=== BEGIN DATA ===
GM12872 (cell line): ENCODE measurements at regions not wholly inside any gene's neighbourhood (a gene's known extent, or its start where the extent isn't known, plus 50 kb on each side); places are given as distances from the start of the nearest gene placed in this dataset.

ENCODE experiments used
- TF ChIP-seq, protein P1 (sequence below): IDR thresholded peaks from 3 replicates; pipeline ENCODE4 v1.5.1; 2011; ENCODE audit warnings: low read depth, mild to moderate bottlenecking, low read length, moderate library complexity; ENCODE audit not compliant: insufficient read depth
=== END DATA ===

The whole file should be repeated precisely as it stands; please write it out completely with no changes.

GM12872 (cell line): ENCODE measurements at regions not wholly inside any gene's neighbourhood (a gene's known extent, or its start where the extent isn't known, plus 50 kb on each side); places are given as distances from the start of the nearest gene placed in this dataset.

ENCODE experiments used
- TF ChIP-seq, protein P1 (sequence below): IDR thresholded peaks from 3 replicates; pipeline ENCODE4 v1.5.1; 2011; ENCODE audit warnings: low read depth, mild to moderate bottlenecking, low read length, moderate library complexity; ENCODE audit not compliant: insufficient read depth